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Costs and Benefits in Patient Care

Malcolm Sills, MD
Arch Gen Psychiatry. 1981;38(5):598-599. doi:10.1001/archpsyc.1980.01780300110013.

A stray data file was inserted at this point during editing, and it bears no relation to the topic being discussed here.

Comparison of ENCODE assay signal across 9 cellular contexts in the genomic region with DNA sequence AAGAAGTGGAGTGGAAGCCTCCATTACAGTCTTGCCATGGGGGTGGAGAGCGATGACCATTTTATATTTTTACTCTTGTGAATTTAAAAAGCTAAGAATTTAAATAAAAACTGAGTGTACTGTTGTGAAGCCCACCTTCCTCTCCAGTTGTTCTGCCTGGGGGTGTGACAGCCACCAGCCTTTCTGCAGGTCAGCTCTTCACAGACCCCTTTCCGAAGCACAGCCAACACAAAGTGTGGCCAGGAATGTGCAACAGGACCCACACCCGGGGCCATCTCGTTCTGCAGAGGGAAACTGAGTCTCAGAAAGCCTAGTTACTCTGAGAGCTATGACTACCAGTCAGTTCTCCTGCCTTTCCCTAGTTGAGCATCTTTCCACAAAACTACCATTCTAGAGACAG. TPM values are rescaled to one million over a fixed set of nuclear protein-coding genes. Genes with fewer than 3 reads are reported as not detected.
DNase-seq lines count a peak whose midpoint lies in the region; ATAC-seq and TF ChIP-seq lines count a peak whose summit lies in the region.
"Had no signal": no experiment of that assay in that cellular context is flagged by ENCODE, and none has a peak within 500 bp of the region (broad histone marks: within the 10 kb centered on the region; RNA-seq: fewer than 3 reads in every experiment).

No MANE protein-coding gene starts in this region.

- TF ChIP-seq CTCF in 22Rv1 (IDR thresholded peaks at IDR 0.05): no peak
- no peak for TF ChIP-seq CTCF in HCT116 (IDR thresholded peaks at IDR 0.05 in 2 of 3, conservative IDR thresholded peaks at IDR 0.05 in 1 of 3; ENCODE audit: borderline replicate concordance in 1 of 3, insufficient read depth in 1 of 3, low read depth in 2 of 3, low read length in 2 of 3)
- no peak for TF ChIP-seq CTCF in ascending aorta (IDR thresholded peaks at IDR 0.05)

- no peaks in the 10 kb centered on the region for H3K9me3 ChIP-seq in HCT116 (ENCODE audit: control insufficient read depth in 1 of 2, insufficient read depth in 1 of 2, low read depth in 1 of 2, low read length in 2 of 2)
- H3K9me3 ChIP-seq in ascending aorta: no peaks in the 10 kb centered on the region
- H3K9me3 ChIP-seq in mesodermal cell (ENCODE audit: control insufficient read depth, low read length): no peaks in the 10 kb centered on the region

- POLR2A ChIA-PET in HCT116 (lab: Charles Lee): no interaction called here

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To the Editor.—  Stein, Test, and Weisbrod (Archives 1980;37:392-397, 400-405, 409-412) are to be congratulated on their series of reports comparing traditional hospital-type treatment with community treatment. The "Economic Benefit-Cost Analysis" (pp 400-405) is particularly pertinent. About six years ago, when we closed a large state hospital and established community programs with the available resources, we tried to "follow the dollars" as well as follow-up the patients, but we were finally defeated by the seemingly endless number of variables involved. The authors come close to capturing all these variables.However, when talking about money, mental health administrators have to talk to government officials. Although the authors do make it clear that their analysis is not a "government-budget benefit-cost analysis," the use of their study with state executives or legislators could lead to problems. When these budget people are told that community programs either save money or, at least, break even


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